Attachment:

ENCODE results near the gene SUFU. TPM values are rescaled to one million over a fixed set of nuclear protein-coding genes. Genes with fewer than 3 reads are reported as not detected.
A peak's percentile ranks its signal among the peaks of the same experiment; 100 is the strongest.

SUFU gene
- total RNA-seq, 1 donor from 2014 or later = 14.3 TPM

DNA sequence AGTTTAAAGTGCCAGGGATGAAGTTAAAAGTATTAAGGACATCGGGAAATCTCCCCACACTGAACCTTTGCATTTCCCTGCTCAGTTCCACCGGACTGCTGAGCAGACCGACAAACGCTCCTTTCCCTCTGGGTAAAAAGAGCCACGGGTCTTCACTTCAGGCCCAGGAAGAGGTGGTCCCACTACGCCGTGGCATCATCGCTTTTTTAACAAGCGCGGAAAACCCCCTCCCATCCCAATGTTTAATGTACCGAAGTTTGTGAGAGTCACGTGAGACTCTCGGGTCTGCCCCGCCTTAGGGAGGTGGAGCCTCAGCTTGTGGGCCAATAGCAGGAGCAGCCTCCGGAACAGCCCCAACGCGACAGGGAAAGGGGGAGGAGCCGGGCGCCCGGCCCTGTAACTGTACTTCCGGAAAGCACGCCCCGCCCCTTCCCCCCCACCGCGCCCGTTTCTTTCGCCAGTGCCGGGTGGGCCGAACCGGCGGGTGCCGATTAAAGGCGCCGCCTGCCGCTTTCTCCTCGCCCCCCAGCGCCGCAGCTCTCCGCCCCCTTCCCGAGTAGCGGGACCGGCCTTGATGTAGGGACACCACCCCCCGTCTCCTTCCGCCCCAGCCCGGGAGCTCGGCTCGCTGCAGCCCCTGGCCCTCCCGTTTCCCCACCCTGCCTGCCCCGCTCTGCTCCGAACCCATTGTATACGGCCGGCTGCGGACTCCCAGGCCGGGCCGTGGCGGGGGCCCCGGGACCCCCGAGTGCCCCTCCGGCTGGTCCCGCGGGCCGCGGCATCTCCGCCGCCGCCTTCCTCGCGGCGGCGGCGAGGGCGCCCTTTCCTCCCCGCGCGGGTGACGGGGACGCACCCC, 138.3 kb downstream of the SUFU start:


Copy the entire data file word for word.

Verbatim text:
ENCODE results near the gene SUFU. TPM values are rescaled to one million over a fixed set of nuclear protein-coding genes. Genes with fewer than 3 reads are reported as not detected.
A peak's percentile ranks its signal among the peaks of the same experiment; 100 is the strongest.

SUFU gene
- total RNA-seq, 1 donor from 2014 or later = 14.3 TPM

DNA sequence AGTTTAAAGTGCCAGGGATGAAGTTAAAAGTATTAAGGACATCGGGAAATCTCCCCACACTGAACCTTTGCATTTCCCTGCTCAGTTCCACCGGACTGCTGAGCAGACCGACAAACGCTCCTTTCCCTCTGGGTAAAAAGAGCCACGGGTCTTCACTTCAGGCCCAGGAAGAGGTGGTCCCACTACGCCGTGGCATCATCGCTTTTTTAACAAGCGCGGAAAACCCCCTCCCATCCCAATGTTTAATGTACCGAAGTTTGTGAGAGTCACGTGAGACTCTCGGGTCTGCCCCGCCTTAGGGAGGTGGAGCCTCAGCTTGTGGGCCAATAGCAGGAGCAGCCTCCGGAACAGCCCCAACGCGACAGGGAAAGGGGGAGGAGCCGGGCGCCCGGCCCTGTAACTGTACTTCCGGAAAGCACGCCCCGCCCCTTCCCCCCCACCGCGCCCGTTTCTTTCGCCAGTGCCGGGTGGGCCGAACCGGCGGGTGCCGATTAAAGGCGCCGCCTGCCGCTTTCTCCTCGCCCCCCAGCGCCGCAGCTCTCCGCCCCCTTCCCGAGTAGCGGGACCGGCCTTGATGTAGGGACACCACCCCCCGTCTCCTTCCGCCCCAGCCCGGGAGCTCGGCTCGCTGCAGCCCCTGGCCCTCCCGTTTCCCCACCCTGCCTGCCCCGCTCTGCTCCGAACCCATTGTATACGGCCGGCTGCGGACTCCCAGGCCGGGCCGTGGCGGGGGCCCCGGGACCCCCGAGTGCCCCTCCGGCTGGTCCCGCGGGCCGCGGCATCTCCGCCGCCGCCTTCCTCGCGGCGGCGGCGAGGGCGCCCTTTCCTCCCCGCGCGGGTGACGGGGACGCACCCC, 138.3 kb downstream of the SUFU start: